In The Angry Mountain, Innes features former Royal Air Force pilot Dick Farrell. In WW2, Farrell fought the Germans only to be shot and captured along with his comrades Reece and Shirer. As a prisoner of war, Farrell was brutally tortured at the hands of a German surgeon. After an immense barbarity, Farrell's leg was cut off at his knee. Reece and Shirer broke out of the camp and Farrell was liberated at the end of the war.
At present, Farrell is working for a British machine tool company. The company sends him to Czechoslovakia where he meets a former British intelligence agent that he worked alongside with during the war. After a strange sequence of events, Farrell discovers that this former agent is taken into custody as an enemy of the state. After being questioned by the communists, Farrell finally travels to Italy to convey a message to Reece and Shirer. But once there, he realizes that his German tormentor is still alive and has taken the identity of Shirer.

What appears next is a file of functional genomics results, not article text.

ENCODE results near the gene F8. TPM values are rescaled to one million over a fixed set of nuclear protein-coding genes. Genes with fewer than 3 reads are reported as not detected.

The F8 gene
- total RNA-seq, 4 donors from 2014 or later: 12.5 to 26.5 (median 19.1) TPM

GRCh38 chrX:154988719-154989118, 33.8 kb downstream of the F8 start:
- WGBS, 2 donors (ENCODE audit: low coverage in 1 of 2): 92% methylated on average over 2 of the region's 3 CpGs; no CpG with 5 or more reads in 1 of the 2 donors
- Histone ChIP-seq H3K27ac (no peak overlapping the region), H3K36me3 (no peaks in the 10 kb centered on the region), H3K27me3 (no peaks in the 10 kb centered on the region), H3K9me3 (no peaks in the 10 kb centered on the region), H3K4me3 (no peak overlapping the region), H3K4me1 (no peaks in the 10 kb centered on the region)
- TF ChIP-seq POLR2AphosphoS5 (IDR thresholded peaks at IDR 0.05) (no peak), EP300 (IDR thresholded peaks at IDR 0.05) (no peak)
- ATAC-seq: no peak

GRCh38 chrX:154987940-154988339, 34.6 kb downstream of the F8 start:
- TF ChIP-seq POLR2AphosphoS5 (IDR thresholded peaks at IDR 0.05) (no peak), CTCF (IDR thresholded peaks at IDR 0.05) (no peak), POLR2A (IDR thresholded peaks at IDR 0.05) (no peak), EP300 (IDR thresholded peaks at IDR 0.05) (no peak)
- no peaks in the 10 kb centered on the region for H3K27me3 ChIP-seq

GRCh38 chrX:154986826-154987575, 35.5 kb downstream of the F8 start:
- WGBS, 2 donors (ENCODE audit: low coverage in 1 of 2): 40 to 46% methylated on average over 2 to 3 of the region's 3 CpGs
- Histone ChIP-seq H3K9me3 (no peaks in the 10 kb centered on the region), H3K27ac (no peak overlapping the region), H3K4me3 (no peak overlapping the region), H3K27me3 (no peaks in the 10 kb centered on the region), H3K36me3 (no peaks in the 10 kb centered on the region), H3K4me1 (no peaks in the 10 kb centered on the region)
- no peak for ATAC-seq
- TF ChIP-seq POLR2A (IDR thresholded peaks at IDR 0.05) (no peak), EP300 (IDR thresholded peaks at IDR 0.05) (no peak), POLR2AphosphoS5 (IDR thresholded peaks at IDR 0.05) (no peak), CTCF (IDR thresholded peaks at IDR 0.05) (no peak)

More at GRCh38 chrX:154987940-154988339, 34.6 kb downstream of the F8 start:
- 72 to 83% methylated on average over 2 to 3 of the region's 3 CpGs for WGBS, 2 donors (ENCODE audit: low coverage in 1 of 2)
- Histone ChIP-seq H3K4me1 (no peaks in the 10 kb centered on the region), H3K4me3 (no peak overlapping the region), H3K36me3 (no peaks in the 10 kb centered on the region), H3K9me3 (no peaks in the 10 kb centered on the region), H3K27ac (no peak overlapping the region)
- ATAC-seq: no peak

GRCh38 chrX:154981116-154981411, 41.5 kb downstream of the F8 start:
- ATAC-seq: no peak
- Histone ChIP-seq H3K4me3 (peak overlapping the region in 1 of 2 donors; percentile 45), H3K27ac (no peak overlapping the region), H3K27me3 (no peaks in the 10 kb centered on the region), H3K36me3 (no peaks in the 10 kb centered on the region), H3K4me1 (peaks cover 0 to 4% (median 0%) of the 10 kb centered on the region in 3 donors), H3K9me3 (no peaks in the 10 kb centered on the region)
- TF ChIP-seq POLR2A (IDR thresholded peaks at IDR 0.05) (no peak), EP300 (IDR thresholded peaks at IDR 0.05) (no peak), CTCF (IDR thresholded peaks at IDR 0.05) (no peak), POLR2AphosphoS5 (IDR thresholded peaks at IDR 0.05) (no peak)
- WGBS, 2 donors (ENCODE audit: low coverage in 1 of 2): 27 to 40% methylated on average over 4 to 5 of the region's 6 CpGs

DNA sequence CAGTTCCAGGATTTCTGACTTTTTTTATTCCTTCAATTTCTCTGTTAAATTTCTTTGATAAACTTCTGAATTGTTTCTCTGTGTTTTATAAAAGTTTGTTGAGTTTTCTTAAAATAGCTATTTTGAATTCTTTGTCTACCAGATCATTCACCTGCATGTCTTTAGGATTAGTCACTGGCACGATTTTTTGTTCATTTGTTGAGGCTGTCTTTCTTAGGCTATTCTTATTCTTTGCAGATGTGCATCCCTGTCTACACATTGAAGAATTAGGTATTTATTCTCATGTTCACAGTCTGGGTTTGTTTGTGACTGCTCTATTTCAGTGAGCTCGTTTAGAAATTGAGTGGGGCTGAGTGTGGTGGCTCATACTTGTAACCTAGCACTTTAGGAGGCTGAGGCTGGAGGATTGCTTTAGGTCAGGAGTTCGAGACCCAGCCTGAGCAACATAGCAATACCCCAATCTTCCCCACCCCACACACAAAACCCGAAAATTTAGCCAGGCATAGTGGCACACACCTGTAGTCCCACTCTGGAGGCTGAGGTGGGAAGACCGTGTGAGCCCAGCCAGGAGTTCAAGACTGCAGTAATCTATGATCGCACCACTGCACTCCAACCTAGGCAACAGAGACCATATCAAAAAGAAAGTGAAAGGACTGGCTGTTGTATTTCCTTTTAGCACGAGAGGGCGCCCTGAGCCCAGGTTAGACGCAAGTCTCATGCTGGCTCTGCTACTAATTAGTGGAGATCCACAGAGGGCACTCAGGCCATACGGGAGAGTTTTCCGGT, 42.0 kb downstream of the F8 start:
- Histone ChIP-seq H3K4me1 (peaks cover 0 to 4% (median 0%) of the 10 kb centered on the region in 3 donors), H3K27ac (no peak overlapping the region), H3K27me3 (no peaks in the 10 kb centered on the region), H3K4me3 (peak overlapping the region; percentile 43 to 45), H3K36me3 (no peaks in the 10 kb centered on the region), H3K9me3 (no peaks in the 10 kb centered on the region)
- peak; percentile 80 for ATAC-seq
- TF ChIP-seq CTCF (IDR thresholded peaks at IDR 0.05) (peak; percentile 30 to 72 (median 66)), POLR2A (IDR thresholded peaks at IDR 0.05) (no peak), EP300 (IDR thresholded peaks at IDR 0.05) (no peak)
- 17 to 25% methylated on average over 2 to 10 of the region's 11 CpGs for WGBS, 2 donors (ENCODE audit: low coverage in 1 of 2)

Needless to say, there are a lot of dense storylines that prevail throughout The Angry Mountain. Farrell's memory of the atrocities of war, his disability due to the torture and his personal anguish on failing his countrymen all tie into his paranoia that somehow this German torturer has returned to his life. The bulk of the narrative features Farrell spending his days with a beautiful dancer named Countessa Vale as the two frolic through the countryside. Eventually, the entire cast of characters ends up in Vesuvius where the active volcano erupts.
The first half of The Angry Mountain introduced a diamond smuggling scheme that I really expected to take off. Instead, the book's second-half is a frantic escape from the volcano as Farrell is forced to become the hero and placed in a position to recover the sanity that he feared was once lost. In many respects, Farrell is the same kind of imperfect hero that appears in a number of Hammond Innes novels, only this one both emotionally and physically endangered.
As a compelling read, Hammond Innes delivers a smooth prose that easily flips the pages. Although not a masterpiece, The Angry Mountain has enough story, character development, forward motion and mystery to keep it interesting. For that reason, it is well worth your time.
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